It appears that government officials in the City and County of Honolulu are squirming over what do to with a recommendation made by a commission it appointed to bring fairness and equity into the real property tax system.
This is because the commission put on the table the question who should pay for county services. The answer is plain and simple, if you benefit from a county service, you should pay something for that service. However, as the commission reported, there are many beneficiaries of broad health and safety services provided by the county, such as garbage disposal and police and fire protection, who do not participate in paying for those services because they are exempt from paying the real property tax.
Since the service is provided regardless of whether or not someone pays the property tax, the cost of providing those services is shifted to those taxpayers who are not exempt. The Honolulu commission started from the standpoint of asking the questions — who pays and who benefits. As the cost of providing these services soars, elected officials are finding it difficult to squeeze more blood out of the taxpayer turnip. For more than two decades counties found it convenient to shift the burden from residential to nonresidential property owners, i.e., businesses. Figuring the pool of voters represented by businesses is much smaller than their home-owning constituents, this made it easier to hide the rising cost of county government from the larger voting bloc.
But that sleight of hand has run its course as businesses struggle to make ends meet and still remain competitive. Although many argue that businesses can pass the cost of the increased tax burden on to their customers to whom do the businesses pass that cost on to, but their customers, who are residents. Sure, in many cases critics like to think the cost is being borne by Hawaii’s visitors, but they forget that it is our families who live and work here daily and purchase goods from those businesses. As a result, local officials can no longer use that shell game to hide the true cost of running government.
So, if elected officials follow the logic of the commission, they should, likewise, be asking the question why are there some beneficiaries of county services not paying for the services they use? The obvious answer is that local policymakers, and, before them, state policymakers who had previously had jurisdiction over the real property tax, granted certain individuals or organizations complete or partial exemptions from the tax. As a result, those taxpayers pay nothing for those services or receive a discount on their cost.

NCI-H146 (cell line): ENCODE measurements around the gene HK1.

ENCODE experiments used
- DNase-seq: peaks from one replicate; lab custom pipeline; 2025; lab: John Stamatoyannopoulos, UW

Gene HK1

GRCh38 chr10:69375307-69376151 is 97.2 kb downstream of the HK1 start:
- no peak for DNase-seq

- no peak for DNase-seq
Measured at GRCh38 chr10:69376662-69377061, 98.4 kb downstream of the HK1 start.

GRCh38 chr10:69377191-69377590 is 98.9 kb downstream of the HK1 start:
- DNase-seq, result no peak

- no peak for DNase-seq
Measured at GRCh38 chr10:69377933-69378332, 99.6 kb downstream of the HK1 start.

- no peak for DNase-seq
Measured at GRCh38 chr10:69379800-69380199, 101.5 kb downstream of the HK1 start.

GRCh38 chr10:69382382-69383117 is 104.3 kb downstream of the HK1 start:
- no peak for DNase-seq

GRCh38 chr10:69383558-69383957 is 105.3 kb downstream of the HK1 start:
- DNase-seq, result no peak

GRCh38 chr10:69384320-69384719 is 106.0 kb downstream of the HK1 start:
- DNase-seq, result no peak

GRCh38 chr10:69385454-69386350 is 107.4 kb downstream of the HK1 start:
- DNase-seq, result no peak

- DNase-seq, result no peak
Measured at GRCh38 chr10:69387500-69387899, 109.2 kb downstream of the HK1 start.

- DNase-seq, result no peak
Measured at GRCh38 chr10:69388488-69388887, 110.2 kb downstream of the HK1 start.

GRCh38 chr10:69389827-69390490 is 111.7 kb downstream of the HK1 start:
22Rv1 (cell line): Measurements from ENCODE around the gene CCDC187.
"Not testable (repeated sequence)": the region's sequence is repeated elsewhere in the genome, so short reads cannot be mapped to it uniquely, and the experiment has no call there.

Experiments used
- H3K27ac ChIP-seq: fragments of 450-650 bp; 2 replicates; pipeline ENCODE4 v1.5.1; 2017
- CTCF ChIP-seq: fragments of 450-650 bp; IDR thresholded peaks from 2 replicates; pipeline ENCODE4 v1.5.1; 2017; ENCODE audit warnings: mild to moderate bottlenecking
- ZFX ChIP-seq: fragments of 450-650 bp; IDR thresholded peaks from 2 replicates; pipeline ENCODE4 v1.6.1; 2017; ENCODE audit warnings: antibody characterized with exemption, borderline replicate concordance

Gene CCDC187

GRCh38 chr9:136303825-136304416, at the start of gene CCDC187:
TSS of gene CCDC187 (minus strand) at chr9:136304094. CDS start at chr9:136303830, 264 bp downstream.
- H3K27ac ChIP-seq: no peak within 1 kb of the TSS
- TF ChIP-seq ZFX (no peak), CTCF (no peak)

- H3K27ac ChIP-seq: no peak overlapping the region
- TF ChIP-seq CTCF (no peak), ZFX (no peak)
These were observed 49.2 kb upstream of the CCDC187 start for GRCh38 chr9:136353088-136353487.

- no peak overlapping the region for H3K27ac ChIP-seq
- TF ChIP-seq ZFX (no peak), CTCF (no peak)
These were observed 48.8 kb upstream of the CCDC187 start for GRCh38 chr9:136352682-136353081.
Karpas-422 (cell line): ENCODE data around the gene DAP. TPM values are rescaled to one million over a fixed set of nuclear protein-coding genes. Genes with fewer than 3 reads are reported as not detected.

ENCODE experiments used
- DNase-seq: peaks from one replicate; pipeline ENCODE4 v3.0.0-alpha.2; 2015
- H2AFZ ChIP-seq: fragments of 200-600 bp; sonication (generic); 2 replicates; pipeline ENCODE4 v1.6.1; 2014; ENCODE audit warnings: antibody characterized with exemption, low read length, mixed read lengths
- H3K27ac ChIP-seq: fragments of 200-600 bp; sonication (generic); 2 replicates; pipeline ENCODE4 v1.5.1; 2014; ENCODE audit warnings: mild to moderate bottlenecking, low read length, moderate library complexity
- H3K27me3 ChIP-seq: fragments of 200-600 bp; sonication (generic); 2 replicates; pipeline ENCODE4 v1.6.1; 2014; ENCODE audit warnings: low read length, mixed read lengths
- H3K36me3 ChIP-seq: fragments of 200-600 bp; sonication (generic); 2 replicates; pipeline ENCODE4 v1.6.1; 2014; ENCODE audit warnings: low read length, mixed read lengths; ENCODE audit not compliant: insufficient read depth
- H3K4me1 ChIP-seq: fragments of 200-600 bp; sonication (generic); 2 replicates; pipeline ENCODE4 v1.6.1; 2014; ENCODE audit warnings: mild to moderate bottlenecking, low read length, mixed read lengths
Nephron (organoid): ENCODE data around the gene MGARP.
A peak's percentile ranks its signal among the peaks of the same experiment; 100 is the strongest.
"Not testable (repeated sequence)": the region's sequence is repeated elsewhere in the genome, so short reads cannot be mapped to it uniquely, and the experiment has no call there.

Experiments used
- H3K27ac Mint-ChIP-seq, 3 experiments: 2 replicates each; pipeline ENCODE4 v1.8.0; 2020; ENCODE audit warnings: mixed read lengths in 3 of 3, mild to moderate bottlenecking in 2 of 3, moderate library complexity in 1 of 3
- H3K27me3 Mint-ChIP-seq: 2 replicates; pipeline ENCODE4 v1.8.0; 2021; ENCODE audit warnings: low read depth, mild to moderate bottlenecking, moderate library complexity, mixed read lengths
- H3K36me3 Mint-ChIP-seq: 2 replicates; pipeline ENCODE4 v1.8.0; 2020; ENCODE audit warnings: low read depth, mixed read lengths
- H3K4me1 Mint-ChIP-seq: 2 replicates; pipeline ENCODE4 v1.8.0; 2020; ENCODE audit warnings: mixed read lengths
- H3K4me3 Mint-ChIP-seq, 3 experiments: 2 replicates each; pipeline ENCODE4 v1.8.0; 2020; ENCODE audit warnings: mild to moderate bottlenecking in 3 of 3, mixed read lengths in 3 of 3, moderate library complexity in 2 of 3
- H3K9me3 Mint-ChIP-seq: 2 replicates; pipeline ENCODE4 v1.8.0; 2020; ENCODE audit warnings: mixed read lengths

Since the cost of those services is no less for someone who is not fully or partially exempt, it means that person also has to shoulder the cost of those services for those taxpayers who are completely or partially exempt. The question is whether or not it is fair for taxpayers who receive no exemption or a partial exemption to shoulder the extra burden.
On the mainland some jurisdictions have gone to charging fees for various services used by these exempt taxpayers. An extreme example involved a homeowner who lived just outside the county jurisdiction and, therefore, technically was not a part of the county’s tax base. For people in that situation, the abutting county charges for services like police and fire protection. In one instance, a homeowner who had not paid the user fee for fire protection watched as the firefighters from the county stood by while his house burned to the ground.
While that is an extreme case in point, it underscores the fact that county services cost someone money. If a property is exempt from paying the property tax which funds the majority of county services, then someone else must pay for those services. As the cost of those services soars, those real property owners not so favored with an exemption will be asked to shoulder a greater burden for not only the services they enjoy, but also for the services enjoyed by those who don’t pay the real property tax.
It is for this reason local policy-makers need to re-examine whether or not complete exemptions enjoyed by nonprofit organizations such as schools, credit unions, human service and health organizations should be continued. It may not be politically popular, but it acknowledges that everyone in the community benefits from these services that protect the health and safety of the community.
Lowell Kalapa is president of the Tax Foundation of Hawaii.